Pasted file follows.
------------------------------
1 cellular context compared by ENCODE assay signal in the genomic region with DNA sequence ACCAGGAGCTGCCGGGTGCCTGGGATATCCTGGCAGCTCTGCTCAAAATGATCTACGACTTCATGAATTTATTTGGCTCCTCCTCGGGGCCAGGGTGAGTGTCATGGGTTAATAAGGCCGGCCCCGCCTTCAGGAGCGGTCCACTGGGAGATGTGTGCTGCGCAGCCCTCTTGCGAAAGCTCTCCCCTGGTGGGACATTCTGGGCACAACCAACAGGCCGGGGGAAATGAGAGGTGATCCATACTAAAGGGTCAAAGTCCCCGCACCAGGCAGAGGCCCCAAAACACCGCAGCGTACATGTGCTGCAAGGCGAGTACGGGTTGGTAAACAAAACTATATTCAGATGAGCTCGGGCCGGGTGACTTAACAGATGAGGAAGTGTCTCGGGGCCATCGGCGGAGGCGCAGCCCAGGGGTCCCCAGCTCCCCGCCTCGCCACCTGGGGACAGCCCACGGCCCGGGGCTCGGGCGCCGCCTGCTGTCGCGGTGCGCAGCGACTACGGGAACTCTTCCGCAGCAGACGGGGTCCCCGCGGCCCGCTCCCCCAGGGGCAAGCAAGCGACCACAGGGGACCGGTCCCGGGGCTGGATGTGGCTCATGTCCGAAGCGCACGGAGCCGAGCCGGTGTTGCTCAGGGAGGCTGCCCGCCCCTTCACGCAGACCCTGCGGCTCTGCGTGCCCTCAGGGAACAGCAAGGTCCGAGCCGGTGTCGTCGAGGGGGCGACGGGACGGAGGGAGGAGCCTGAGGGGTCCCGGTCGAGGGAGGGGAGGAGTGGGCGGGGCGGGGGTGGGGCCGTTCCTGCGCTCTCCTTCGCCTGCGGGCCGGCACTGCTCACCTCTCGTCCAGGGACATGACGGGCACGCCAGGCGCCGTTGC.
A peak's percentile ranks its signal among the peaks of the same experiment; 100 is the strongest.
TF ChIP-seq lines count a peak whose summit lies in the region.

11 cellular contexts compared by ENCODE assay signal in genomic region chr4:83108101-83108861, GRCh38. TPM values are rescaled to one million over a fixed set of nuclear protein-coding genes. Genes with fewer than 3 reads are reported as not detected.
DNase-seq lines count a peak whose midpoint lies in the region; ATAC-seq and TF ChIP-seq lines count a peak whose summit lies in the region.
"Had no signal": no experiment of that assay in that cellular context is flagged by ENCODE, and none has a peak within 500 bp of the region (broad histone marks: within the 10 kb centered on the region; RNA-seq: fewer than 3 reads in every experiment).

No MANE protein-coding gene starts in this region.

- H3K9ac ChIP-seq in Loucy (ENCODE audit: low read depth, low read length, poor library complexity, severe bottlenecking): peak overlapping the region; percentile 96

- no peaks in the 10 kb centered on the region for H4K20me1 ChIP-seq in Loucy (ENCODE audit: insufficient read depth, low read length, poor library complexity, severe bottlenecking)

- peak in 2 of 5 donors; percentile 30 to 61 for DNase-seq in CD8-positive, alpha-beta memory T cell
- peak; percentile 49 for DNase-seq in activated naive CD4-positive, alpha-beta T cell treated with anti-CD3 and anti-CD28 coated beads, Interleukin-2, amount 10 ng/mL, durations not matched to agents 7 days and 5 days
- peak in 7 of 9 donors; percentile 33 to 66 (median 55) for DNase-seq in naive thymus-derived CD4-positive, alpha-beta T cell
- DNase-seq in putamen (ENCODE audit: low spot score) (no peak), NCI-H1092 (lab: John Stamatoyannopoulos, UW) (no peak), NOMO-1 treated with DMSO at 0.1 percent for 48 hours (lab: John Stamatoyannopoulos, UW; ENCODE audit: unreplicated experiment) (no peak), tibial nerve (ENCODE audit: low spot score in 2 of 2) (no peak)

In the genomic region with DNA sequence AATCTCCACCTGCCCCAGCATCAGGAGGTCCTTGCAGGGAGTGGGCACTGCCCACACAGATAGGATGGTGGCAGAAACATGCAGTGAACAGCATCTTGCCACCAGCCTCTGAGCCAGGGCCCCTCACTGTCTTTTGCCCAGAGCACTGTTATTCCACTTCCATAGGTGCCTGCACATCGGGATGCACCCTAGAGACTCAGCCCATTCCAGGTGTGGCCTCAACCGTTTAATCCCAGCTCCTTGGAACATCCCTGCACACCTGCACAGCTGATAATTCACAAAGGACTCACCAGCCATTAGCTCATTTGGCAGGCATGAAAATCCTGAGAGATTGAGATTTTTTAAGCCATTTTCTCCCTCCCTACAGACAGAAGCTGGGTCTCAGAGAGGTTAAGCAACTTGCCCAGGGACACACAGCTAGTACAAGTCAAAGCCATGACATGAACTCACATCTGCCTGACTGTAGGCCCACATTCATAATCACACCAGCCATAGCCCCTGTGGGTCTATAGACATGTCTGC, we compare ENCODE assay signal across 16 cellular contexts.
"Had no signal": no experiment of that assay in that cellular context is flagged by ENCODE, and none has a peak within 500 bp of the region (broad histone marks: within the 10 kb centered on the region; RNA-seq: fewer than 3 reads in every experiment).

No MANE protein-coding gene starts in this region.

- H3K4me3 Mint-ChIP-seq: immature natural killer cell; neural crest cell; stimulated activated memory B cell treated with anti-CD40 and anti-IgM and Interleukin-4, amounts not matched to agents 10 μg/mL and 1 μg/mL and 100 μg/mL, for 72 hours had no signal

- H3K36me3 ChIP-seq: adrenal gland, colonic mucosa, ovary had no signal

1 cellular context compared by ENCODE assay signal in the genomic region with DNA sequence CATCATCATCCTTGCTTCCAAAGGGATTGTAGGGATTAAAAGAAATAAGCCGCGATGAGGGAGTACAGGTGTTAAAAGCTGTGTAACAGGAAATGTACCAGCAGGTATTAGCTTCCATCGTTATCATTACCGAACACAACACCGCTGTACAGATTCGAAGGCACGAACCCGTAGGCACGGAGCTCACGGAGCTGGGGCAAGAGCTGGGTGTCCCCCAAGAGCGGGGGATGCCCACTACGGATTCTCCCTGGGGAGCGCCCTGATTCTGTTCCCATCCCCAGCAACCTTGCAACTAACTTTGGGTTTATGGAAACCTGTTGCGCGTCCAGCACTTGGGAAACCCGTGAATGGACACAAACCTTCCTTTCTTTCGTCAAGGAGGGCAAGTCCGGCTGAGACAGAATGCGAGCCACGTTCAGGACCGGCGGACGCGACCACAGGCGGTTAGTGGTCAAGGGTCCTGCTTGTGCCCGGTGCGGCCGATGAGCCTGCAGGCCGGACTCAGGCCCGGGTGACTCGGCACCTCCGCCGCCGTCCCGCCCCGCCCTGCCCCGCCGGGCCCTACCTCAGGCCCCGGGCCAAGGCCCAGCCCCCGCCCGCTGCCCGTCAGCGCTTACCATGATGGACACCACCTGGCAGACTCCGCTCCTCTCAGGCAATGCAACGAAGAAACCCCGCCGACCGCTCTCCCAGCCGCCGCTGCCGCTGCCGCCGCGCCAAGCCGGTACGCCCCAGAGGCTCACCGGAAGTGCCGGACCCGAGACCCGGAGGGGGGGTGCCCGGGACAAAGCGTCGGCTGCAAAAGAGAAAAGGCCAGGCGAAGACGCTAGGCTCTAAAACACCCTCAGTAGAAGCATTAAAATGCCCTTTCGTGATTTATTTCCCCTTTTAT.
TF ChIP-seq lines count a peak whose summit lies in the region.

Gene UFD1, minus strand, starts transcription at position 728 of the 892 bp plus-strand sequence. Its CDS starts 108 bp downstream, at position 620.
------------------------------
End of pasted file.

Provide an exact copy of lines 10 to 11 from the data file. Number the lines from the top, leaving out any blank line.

- peak in 2 of 5 donors; percentile 30 to 61 for DNase-seq in CD8-positive, alpha-beta memory T cell
- peak; percentile 49 for DNase-seq in activated naive CD4-positive, alpha-beta T cell treated with anti-CD3 and anti-CD28 coated beads, Interleukin-2, amount 10 ng/mL, durations not matched to agents 7 days and 5 days